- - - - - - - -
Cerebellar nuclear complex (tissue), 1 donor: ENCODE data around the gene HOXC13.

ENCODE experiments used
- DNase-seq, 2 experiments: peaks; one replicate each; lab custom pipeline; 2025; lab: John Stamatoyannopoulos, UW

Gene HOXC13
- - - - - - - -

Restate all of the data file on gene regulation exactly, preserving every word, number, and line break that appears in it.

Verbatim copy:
Cerebellar nuclear complex (tissue), 1 donor: ENCODE data around the gene HOXC13.

ENCODE experiments used
- DNase-seq, 2 experiments: peaks; one replicate each; lab custom pipeline; 2025; lab: John Stamatoyannopoulos, UW

Gene HOXC13